Zymography of the HPC homogenate revealed the protein with hyaluronidase activity is roughly 40–50 kDa relative to the molecular marker used in electrophoresis (Fig. 4(a), full–length gel is presented in Supplementary Fig. 5(a)). In addition, heating of the HPC homogenate preparation in the sample buffer (with or without DTT) leads to an irreversible loss of hyaluronidase activity. This is not observed in the case of activity detection by zymography of hyaluronidase from actinobacterium Streptomyces hyalurolyticus—the enzyme retains its activity after heating in the buffer, but the presence of DTT in it prevents the formation of aggregates after heating (Fig. 4(b), full–length gel is presented in Supplementary Fig. 5(b)). According to the protein marker, the molecular weight of S. hyalurolyticus lyase is in the range of 15 to 25 kDa, which is close to S. koganeiensis lyase (21.6 kDa)36,37. It should be noted that the molecular weight of S. hyalurolyticus lyase declared by the manufacturer is 91 kDa, which was determined by the results of gel filtration. Such a large difference can be explained by the oligomer formation of S. hyalurolyticus lyase under gel-filtration conditions.

Temperature dependent loss of the hyaluronidase activity may be associated with irreversible thermal denaturation of the hyaluronidase, or with the activation of proteolytic enzymes of the HPC homogenate at high temperatures during heating. In this case, it should be assumed that the presence of a detergent at a concentration of 0.2% (SDS) in the buffer did not radically affect the activity of some proteolytic enzyme of the HPC homogenate. Notably, hyaluronidase activity of the HPC homogenate in the substrate gel produced an extended band. This is probably due to the influence of post-translational modifications (glycosylation reduces the electrophoretic mobility of the protein). It was previously shown that the deglycosylation of the sperm membrane hyaluronidase (PH-20 protein) leads to an increase in its electrophoretic mobility in the gel38. Mobility of recombinant bee hyaluronidase of Apis mellifera isolated from E. coli (i.e. without glycosylation) also differed in mobility from the native protein39. Thus, the observed wide band of activity in the gel might be due to the glycosylation of hyaluronidase molecules in the homogenate, which leads to a spread in electrophoretic mobility.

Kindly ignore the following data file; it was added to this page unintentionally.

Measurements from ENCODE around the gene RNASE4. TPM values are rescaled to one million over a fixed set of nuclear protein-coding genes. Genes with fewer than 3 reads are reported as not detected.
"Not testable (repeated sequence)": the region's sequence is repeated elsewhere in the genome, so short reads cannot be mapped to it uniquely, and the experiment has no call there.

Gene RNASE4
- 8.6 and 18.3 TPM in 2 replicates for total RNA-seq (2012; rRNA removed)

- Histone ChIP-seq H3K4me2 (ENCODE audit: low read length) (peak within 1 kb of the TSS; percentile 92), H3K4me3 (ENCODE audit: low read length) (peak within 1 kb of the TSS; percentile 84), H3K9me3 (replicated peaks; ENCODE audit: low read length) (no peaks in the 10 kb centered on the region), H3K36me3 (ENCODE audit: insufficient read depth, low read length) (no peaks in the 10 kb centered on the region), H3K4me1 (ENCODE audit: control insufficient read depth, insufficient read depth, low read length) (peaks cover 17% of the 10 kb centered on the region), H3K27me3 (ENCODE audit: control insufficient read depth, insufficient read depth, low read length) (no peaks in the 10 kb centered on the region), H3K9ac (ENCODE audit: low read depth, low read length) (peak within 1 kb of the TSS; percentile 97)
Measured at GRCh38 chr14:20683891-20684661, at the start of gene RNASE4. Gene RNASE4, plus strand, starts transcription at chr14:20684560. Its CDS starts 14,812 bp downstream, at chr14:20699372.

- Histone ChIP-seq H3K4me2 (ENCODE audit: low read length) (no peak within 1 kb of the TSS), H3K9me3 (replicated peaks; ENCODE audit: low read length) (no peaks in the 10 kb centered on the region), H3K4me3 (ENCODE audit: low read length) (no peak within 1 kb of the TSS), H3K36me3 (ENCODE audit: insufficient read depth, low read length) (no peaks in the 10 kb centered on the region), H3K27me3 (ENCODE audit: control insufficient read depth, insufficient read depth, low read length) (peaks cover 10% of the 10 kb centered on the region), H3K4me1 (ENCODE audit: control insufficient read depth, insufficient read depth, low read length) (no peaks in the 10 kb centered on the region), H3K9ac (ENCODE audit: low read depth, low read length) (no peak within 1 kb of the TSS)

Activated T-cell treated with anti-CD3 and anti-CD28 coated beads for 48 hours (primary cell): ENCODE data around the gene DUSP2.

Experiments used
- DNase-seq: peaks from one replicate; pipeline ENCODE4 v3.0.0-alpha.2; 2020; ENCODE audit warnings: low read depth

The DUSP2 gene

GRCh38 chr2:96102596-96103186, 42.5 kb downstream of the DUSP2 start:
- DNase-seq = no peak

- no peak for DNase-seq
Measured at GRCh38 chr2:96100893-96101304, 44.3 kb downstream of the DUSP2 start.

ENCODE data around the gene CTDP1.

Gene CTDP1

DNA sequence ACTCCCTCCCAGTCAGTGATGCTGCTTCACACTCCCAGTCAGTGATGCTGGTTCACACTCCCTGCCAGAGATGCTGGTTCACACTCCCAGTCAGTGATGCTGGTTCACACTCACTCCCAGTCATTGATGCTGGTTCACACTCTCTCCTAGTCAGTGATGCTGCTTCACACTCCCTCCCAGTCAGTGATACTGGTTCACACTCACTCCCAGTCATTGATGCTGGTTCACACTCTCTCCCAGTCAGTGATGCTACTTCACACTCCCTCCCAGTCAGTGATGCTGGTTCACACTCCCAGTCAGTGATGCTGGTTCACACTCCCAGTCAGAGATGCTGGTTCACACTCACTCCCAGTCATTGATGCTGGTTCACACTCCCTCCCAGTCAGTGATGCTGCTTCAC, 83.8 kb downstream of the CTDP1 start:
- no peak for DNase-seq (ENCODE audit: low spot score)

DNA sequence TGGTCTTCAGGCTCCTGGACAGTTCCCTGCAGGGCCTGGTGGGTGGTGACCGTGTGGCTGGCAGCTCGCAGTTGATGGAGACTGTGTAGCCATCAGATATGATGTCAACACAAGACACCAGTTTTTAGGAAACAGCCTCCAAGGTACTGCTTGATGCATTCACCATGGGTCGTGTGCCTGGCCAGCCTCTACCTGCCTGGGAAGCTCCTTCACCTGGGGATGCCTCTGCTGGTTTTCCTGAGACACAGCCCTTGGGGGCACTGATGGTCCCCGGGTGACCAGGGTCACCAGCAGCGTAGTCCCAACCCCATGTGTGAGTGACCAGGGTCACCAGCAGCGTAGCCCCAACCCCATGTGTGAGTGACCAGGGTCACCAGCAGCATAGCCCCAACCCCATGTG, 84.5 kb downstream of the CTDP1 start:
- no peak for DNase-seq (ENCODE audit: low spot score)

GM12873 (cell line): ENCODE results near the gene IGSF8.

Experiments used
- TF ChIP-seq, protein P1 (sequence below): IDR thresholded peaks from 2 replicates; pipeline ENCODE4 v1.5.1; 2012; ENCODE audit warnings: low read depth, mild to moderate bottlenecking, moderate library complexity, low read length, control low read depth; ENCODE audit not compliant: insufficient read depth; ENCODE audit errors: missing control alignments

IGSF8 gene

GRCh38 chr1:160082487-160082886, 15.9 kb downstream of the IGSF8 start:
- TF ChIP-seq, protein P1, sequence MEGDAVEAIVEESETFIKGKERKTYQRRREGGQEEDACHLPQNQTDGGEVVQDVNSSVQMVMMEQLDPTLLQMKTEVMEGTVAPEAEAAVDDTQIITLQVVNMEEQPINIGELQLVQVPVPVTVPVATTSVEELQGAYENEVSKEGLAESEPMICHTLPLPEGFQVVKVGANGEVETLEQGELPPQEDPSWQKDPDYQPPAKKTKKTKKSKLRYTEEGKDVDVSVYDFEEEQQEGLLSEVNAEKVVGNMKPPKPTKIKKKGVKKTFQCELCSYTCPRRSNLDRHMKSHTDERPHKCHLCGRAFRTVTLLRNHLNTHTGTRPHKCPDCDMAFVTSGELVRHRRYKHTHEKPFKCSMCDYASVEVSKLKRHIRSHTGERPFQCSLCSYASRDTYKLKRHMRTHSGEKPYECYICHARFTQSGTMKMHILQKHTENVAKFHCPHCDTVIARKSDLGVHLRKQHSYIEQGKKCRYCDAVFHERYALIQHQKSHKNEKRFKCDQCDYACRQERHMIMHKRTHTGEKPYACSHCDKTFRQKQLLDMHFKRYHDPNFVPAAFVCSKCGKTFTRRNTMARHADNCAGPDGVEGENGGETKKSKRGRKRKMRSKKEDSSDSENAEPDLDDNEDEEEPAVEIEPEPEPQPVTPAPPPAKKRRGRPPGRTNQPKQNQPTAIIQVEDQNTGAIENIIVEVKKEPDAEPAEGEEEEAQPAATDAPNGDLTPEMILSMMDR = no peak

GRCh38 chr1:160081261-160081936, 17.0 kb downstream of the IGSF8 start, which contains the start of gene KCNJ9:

Figure 4
figure 4

Zymogram in polyacrylamide gel containing HA as a substrate: (a)—HPC homogenate (1—protein marker, 2—homogenate after heating in the loading buffer, 3—homogenate after heating in the loading buffer without DTT, 4—homogenate in buffer with DTT without warming up), (b)—S. hyalurolyticus lyase (1—protein marker, 2—after warming up in buffer without DTT, 3—after warming up in buffer with DTT, 4—hyaluronidase in buffer with DTT without warming up). Protein marker PageRuler Prestained Protein Ladder: 180, 130, 100, 70, 55, 40, 35, 25, 15, 10 kDa. The samples were being heated in the loading buffer for 5 min at 95 \({}^\circ \)C.

Formation of a double bond during the β-elimination of HA in the presence of HPC homogenate